Antiretroviral therapies based on nucleoside reverse transcriptase inhibitors (NRTIs), like zidovudine (3'-azido-3'-deoxythymidine; AZT) and lamivudine ((-)2',3'-dideoxy-3'-thiacytidine; 3TC), markedly reduce mother-to-child transmission of the human immunodeficiency virus (HIV). However, AZT induces damage in nuclear DNA of mice exposed in utero and postnatally, and mitochondrial DNA (mtDNA) damage has been observed in both human and mouse neonates following perinatal exposure to AZT and AZT/3TC in combination. To provide animal data modeling the NRTI-induced heart damage reported in human infants, we treated pregnant CD-1 mice throughout gestation and treated their pups by direct gavage from postnatal day (PND) 4 through PND 28 with daily doses of 150 mg/kg body weight (bw)/day AZT, 75 mg/kg bw/day 3TC, 125/62.5 mg/kg bw/day AZT/3TC, or the vehicle control. Half the pups were euthanized on PND 28; the remainder received no further dosing, and were euthanized at week 10. Heart tissue was collected, total DNA was extracted, and mtDNA copy number relative to nuclear DNA copy number, mtDNA damage, and mtDNA mutation assays were performed using PCR-based methods. Analyses revealed increases in mtDNA lesions in 4-week-old males and females treated with AZT or 3TC, but not in 10-week-old mice, suggesting that the damage resolved after treatment ceased. Interestingly, 10-week-old females treated with AZT/3TC had significant increases in mtDNA damage. Point mutations were elevated in 10-week-old females treated with AZT or AZT/3TC, but not 3TC; no increases in mutations were seen in either gender at 4 weeks of age. Our data suggest that AZT/3TC combination treatment produces greater mtDNA damage than either agent individually, and that female mice are more sensitive than males to AZT/3TC-induced mtDNA damage.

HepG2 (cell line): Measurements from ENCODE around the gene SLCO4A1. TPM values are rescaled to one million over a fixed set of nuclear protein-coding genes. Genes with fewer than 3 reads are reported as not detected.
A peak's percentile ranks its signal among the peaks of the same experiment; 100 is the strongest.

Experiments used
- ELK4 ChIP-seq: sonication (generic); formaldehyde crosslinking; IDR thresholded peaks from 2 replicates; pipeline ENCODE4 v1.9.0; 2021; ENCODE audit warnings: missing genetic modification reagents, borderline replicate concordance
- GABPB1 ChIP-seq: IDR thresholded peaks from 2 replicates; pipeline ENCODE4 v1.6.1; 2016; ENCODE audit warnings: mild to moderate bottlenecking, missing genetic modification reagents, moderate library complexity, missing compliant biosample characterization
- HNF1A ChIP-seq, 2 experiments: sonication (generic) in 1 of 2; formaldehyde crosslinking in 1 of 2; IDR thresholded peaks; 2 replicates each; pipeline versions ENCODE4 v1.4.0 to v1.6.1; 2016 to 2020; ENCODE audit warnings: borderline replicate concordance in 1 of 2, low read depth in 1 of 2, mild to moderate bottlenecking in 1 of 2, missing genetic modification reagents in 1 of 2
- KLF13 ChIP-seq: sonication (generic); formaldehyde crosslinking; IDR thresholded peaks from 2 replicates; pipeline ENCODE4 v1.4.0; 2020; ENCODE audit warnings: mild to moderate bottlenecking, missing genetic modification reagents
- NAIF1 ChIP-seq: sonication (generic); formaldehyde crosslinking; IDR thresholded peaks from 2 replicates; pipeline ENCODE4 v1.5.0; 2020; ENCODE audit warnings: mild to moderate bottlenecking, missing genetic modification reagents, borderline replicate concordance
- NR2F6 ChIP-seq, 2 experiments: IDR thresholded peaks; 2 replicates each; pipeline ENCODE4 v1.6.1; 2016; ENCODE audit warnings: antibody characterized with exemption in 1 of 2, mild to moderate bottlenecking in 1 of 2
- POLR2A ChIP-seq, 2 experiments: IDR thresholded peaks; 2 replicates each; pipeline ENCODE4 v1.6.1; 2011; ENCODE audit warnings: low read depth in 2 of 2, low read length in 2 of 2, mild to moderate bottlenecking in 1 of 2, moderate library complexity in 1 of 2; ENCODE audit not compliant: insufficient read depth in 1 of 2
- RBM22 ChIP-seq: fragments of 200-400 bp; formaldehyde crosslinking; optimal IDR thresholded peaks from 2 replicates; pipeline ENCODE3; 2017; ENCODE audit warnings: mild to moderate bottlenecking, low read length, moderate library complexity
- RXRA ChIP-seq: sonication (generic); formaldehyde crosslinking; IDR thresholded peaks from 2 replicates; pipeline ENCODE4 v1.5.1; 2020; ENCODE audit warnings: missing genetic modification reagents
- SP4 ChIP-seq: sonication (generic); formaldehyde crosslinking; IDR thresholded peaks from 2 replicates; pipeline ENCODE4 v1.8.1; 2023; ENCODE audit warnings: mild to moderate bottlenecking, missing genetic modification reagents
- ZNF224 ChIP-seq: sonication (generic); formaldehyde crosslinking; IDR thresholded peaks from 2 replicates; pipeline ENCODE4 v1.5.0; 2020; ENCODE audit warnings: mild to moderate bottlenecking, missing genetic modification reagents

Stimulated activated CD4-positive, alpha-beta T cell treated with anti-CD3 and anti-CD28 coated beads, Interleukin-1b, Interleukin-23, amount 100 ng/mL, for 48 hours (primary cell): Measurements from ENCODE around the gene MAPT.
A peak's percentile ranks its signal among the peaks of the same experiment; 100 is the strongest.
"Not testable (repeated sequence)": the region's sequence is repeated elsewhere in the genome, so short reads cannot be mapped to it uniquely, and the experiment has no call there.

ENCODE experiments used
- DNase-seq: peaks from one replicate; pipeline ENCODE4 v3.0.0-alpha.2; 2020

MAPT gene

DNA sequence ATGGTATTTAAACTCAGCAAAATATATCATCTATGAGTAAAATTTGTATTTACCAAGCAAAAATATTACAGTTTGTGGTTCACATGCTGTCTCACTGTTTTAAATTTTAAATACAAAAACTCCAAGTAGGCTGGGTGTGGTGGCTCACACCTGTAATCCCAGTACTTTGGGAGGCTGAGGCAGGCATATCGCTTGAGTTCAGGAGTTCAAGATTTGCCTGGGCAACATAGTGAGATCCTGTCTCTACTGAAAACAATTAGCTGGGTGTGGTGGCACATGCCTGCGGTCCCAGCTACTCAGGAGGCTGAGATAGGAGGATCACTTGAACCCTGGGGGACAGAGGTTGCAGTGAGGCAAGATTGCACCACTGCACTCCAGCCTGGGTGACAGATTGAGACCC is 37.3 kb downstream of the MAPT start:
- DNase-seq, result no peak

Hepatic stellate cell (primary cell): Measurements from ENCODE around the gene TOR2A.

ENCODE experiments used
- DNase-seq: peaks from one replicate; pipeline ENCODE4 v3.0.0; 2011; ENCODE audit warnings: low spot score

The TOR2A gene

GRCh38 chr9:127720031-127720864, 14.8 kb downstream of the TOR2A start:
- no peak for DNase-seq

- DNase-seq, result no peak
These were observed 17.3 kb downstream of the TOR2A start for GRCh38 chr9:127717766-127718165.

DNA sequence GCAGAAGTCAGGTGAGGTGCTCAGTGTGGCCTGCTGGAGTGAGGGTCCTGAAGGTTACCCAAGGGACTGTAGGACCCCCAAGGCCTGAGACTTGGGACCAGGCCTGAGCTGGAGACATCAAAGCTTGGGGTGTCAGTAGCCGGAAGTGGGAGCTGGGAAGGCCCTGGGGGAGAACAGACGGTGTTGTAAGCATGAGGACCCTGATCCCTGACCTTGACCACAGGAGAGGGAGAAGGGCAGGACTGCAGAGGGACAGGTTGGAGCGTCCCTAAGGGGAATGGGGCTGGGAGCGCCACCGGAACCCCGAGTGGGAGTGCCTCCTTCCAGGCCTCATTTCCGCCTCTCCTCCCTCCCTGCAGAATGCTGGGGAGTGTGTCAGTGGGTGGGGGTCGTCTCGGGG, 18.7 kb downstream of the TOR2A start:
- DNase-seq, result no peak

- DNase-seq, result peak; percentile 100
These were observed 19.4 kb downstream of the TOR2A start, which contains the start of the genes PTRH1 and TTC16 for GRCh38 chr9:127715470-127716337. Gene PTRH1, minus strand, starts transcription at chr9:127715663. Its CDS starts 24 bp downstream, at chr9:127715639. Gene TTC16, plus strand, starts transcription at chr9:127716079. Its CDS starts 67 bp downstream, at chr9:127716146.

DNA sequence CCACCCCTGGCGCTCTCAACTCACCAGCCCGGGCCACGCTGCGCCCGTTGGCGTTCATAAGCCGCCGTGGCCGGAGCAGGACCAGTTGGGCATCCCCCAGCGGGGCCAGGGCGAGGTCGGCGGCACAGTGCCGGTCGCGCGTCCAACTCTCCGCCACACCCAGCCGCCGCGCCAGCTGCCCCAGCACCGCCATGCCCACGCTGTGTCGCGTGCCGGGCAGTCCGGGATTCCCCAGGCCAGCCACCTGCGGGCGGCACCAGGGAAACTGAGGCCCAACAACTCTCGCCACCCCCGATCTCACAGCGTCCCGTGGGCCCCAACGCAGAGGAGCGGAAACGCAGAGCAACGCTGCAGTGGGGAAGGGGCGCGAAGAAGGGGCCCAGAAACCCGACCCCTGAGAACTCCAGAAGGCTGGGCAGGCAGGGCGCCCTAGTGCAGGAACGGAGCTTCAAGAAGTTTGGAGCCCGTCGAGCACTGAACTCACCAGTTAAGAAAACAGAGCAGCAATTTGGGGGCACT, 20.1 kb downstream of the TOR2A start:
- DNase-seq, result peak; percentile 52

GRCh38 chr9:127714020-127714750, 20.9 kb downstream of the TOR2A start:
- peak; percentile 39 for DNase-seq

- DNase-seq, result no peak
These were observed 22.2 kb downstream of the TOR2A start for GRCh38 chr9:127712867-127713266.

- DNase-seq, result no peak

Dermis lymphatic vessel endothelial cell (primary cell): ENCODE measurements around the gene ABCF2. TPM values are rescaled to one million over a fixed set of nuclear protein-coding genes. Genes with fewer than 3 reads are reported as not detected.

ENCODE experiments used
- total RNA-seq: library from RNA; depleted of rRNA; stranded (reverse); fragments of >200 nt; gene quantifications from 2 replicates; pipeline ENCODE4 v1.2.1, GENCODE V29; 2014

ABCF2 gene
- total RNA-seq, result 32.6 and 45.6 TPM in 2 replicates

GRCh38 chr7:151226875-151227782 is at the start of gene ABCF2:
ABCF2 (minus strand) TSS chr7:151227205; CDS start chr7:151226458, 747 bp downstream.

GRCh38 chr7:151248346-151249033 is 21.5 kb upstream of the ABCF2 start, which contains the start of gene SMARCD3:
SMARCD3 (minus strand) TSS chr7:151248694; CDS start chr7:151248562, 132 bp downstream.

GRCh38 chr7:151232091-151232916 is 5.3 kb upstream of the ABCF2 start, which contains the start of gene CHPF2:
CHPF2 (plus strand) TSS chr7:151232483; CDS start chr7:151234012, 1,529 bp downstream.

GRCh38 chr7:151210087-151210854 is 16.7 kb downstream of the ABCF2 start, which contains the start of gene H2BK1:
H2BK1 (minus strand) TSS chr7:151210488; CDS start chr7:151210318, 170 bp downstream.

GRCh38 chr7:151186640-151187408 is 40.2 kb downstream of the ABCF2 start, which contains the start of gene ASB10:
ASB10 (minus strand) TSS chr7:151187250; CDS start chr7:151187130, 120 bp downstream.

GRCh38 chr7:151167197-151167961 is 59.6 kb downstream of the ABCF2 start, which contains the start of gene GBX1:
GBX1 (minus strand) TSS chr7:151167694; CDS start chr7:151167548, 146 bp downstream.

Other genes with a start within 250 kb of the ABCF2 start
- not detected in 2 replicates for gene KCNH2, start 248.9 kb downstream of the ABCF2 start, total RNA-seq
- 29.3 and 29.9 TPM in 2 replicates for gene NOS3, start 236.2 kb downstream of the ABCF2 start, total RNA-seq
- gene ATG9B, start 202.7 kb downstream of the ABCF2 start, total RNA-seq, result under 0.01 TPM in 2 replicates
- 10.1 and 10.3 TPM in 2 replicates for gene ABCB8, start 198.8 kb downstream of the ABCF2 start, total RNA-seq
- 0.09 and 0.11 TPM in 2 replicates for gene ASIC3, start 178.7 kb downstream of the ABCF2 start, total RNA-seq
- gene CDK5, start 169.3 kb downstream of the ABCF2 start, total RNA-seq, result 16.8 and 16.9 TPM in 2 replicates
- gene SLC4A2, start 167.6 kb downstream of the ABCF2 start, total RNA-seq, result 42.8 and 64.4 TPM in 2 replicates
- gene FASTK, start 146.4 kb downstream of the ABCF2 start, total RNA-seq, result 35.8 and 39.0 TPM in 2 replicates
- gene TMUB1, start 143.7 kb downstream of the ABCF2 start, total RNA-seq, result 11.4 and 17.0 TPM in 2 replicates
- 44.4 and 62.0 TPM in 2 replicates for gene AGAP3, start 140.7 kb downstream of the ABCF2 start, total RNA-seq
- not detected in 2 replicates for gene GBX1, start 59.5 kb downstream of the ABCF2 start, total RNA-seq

(c) 2006 Wiley-Liss, Inc.